This Chinese New Year is the fourth I celebrated with Wuan’s family in Ipoh. Something is different this year. I was embraced by a sense of belonging, a sense of familiarity, a sense of festivity that I have not experienced in a long time, not since my mother’s death in 2003.
In the subsequent years after her passing, I had consciously chosen not to partake in the celebrations. I was simply too disraught to even think of making merry. Festivals were mostly spent in quiet reflections of the sacrifices she made to ensure that I was never in need.
Although the pain of losing her is still as fresh today as it was seven years ago, I realised that the grieving has to end somewhere for the living to begin. The advent of the new spring is as good a time as can be to start afresh. That was what I did and intend to do from now on.
Flavourful salmon yee sang from New She Lai Ton Restaurant.
Photo by Wuan.
We spent four days in Ipoh, taking along Fei Por and Cheeky with us for their vaccinations and annual check-up at the Ipoh Garden Animal Clinic. As for us, it was feasting, feasting and more feastings. Needless to say, the Chinese New Year season is the most difficult time for me to keep to my low-protein diet.
Hung siew chu sau with fatt choy (Red cooked pig trotter with black moss).
Photo by Wuan.
Of all the restaurants we ate at, we liked the food most at the New She Lai Ton Restaurant. We had one half portion of salmon yee sang and three simple dishes as there were only Wuan’s parents and us for that meal. The yee sang came in a very generous serving. We had to confirm with the waitress to be sure it was indeed for us. Of all the yee sang I have eaten this year, this is the best.
Steamed king grouper fish (long tan) with tau kan.
Photo by Wuan.
The hung siew pig trotter with black moss was well marinated and tender. I actually had to stop myself from eating too much. Next up was the steamed fish fillet with tau kan (bean curd sheets). It was done just right despite the restaurant being almost full. The stir-fried lai pak with garlic looked deceivingly plain but was tasty.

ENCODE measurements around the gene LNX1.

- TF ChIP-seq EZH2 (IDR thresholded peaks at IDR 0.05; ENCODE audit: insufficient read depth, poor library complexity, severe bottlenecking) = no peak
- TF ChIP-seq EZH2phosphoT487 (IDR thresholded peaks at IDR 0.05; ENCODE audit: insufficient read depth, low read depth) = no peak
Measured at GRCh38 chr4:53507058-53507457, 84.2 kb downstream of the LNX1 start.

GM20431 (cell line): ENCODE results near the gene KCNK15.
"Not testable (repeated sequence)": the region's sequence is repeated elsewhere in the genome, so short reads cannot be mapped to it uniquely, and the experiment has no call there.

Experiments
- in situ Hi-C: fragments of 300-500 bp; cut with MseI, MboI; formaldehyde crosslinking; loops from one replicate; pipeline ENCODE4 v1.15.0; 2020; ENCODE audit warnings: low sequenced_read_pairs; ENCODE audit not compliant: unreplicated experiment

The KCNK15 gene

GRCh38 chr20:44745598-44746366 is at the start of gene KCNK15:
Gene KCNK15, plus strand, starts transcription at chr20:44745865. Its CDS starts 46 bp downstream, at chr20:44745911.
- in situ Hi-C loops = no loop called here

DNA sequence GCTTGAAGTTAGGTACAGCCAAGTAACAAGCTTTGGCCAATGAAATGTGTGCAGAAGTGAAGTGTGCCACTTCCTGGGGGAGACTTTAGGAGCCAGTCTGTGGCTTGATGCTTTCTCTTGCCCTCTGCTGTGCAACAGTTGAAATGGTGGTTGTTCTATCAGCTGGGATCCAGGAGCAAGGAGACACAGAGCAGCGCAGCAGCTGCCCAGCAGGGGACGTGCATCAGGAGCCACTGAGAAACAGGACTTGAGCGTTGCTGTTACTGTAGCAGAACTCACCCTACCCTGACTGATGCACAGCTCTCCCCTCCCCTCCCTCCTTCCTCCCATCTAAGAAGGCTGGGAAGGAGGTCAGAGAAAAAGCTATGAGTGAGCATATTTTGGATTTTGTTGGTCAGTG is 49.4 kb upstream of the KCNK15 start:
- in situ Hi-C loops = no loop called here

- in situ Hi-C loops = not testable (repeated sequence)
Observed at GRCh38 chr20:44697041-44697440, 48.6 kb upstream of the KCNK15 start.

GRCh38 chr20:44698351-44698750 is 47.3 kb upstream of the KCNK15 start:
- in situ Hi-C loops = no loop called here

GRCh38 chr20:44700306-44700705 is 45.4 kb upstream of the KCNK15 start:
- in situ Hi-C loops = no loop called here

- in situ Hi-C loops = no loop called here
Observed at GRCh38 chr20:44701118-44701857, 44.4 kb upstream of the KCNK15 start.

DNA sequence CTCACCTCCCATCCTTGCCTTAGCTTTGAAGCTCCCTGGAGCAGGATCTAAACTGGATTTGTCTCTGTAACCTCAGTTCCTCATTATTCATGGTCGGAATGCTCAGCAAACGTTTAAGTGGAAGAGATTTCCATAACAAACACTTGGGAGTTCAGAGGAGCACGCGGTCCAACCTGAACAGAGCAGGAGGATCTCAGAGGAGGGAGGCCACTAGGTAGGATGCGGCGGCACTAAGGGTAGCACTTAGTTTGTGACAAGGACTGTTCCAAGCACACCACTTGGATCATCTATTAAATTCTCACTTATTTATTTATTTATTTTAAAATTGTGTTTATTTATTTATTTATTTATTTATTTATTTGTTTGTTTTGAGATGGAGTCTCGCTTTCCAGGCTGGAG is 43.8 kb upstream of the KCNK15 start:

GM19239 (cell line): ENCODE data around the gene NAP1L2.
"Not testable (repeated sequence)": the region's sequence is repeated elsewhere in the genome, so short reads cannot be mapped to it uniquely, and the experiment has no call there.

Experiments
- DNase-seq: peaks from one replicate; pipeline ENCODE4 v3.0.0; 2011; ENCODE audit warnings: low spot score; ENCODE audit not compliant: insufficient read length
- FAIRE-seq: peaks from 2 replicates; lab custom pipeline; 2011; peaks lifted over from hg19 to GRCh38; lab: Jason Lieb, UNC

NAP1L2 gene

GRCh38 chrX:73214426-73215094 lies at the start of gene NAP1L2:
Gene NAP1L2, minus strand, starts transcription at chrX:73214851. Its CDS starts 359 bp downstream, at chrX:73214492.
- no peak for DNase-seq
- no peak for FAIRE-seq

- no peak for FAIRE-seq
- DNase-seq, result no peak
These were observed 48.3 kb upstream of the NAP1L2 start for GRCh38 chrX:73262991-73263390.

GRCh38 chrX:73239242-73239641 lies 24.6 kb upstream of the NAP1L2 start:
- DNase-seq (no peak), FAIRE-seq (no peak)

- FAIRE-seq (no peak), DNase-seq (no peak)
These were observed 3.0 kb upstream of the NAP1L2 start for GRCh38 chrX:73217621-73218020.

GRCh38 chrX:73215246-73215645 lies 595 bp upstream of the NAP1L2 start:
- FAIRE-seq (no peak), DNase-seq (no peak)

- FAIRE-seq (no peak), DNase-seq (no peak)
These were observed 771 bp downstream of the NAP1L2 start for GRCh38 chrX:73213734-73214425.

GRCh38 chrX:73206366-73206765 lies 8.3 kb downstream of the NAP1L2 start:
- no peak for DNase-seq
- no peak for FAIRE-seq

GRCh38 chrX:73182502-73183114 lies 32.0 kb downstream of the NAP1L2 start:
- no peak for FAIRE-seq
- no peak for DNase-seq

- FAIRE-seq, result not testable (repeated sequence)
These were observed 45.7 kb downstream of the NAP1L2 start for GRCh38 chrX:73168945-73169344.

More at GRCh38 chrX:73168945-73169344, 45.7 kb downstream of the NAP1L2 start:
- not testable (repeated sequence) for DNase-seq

Stir fried lai pak.
Photo by Wuan.
The food was so good that my mother-in-law is already planning the next reunion dinner and new year lunch at this restaurant. Wuan and I certainly do not have any objection. We all left the restaurant with our appetites fully satiated. Most importantly, the restaurant is accessible from the car park. We usually have a hard time selecting a restaurant that I could get into.
The joy of celebrating the Chinese New Year, the rekindling of family ties and the sitting down for a good meal together have all stirred up that warm and fuzzy feeling in me. Finally, after so many years, I have again found the reason to be happy during these auspicious occasions.
Tags: auspicious Chinese dish, Chinese New Year, Chinese New Year Dish, Chinese New Year lunch, Chinese New Year reunion dinner, eating out Ipoh, kai nian fan, King grouper, long tan fish, New She Lai Ton Restaurant, tuan nian fan, tuan yuan fan, wheelchair accessible eating place
We went on a road trip last Friday. Wuan had to clear her annual leave. So we decided to do some travelling up north. First stop was Ipoh where we spent the night. A trip to this former tin mining city is never complete without a hearty lunch at Restoran Wong Koh Kee. This popular restaurant is tucked along the narrow Lorong Panglima at Ipoh old town where Chinese tin tycoons used to house their mistresses. I have put up an entry about Restoran Wong Koh Kee last year. I love the food there so much that I feel it warrants another entry in this blog.
Sam wong tan – steamed fresh chicken eggs, salted duck eggs and century eggs.
We went with Wuan’s parents, Florina and Sam (Wuan’s sister and brother in law). We ordered two of my favourite dishes, which are also the restaurant’s signature dishes, are “ching sam wong tan” and “sai yong choi siu yuk chau ma lai chan”. The other dishes were stir fried bean sprouts with anchovies and “hung siu chu sau man hum choi” (braised marinated pig trotter with salted vegetables).
Stir fried watercress in belacan.
“Ching sam wong tan” literally means steamed three yolk egg. Fresh chicken eggs (kai tan), salted duck eggs (hum tan), century eggs (pei tan) were steamed together with minced pork. Soya sauce was added just before serving. This dish was perfectly done, like always. It had a smooth custard-like texture. The minced pork and chopped pieces of century eggs provided contrast and taste. As a kid, I liked to mash them together with rice. I still do it now.
Stir fried beansprout with anchovies.